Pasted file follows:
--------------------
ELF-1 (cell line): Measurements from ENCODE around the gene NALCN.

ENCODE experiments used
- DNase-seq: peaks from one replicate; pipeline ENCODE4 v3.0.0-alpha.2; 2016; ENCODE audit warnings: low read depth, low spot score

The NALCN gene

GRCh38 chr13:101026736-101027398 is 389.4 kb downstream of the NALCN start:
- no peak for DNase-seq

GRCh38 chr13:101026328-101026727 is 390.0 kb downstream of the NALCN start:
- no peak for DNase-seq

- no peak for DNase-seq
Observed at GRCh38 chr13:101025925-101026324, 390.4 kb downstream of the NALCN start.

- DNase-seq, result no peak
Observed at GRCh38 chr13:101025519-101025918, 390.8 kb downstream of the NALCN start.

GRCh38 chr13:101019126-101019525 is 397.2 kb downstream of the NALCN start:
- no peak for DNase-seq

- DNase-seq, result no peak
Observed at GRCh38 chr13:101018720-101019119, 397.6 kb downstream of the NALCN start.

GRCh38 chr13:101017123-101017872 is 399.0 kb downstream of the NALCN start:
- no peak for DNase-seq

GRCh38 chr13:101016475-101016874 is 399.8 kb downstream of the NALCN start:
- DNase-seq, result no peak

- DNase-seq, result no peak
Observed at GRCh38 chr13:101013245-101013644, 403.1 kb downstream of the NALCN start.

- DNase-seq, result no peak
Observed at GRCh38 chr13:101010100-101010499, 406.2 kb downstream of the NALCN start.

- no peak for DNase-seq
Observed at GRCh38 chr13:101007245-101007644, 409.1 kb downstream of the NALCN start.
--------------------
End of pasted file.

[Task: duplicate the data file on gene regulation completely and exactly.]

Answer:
ELF-1 (cell line): Measurements from ENCODE around the gene NALCN.

ENCODE experiments used
- DNase-seq: peaks from one replicate; pipeline ENCODE4 v3.0.0-alpha.2; 2016; ENCODE audit warnings: low read depth, low spot score

The NALCN gene

GRCh38 chr13:101026736-101027398 is 389.4 kb downstream of the NALCN start:
- no peak for DNase-seq

GRCh38 chr13:101026328-101026727 is 390.0 kb downstream of the NALCN start:
- no peak for DNase-seq

- no peak for DNase-seq
Observed at GRCh38 chr13:101025925-101026324, 390.4 kb downstream of the NALCN start.

- DNase-seq, result no peak
Observed at GRCh38 chr13:101025519-101025918, 390.8 kb downstream of the NALCN start.

GRCh38 chr13:101019126-101019525 is 397.2 kb downstream of the NALCN start:
- no peak for DNase-seq

- DNase-seq, result no peak
Observed at GRCh38 chr13:101018720-101019119, 397.6 kb downstream of the NALCN start.

GRCh38 chr13:101017123-101017872 is 399.0 kb downstream of the NALCN start:
- no peak for DNase-seq

GRCh38 chr13:101016475-101016874 is 399.8 kb downstream of the NALCN start:
- DNase-seq, result no peak

- DNase-seq, result no peak
Observed at GRCh38 chr13:101013245-101013644, 403.1 kb downstream of the NALCN start.

- DNase-seq, result no peak
Observed at GRCh38 chr13:101010100-101010499, 406.2 kb downstream of the NALCN start.

- no peak for DNase-seq
Observed at GRCh38 chr13:101007245-101007644, 409.1 kb downstream of the NALCN start.